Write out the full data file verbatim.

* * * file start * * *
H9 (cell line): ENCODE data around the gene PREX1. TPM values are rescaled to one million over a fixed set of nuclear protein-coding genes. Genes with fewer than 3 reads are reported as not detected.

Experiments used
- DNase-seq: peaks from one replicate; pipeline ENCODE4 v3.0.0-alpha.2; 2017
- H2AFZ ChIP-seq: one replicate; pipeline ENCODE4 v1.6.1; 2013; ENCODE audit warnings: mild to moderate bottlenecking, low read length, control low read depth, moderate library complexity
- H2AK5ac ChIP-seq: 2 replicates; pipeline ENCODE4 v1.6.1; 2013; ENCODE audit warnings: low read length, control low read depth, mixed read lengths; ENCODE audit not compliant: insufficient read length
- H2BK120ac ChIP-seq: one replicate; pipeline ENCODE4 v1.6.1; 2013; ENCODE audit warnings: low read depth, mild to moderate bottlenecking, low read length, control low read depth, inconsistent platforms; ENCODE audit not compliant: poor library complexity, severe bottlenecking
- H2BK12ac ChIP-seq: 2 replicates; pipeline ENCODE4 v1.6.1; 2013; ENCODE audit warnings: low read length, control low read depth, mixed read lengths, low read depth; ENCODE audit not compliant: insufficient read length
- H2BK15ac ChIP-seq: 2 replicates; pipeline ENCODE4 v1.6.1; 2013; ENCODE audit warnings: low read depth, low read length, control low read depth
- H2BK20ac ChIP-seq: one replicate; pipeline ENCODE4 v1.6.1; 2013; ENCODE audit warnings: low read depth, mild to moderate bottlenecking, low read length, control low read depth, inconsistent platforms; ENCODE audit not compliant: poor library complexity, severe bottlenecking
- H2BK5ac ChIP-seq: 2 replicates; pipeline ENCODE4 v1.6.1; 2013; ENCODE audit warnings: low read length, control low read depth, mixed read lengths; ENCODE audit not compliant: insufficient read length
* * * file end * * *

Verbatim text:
H9 (cell line): ENCODE data around the gene PREX1. TPM values are rescaled to one million over a fixed set of nuclear protein-coding genes. Genes with fewer than 3 reads are reported as not detected.

Experiments used
- DNase-seq: peaks from one replicate; pipeline ENCODE4 v3.0.0-alpha.2; 2017
- H2AFZ ChIP-seq: one replicate; pipeline ENCODE4 v1.6.1; 2013; ENCODE audit warnings: mild to moderate bottlenecking, low read length, control low read depth, moderate library complexity
- H2AK5ac ChIP-seq: 2 replicates; pipeline ENCODE4 v1.6.1; 2013; ENCODE audit warnings: low read length, control low read depth, mixed read lengths; ENCODE audit not compliant: insufficient read length
- H2BK120ac ChIP-seq: one replicate; pipeline ENCODE4 v1.6.1; 2013; ENCODE audit warnings: low read depth, mild to moderate bottlenecking, low read length, control low read depth, inconsistent platforms; ENCODE audit not compliant: poor library complexity, severe bottlenecking
- H2BK12ac ChIP-seq: 2 replicates; pipeline ENCODE4 v1.6.1; 2013; ENCODE audit warnings: low read length, control low read depth, mixed read lengths, low read depth; ENCODE audit not compliant: insufficient read length
- H2BK15ac ChIP-seq: 2 replicates; pipeline ENCODE4 v1.6.1; 2013; ENCODE audit warnings: low read depth, low read length, control low read depth
- H2BK20ac ChIP-seq: one replicate; pipeline ENCODE4 v1.6.1; 2013; ENCODE audit warnings: low read depth, mild to moderate bottlenecking, low read length, control low read depth, inconsistent platforms; ENCODE audit not compliant: poor library complexity, severe bottlenecking
- H2BK5ac ChIP-seq: 2 replicates; pipeline ENCODE4 v1.6.1; 2013; ENCODE audit warnings: low read length, control low read depth, mixed read lengths; ENCODE audit not compliant: insufficient read length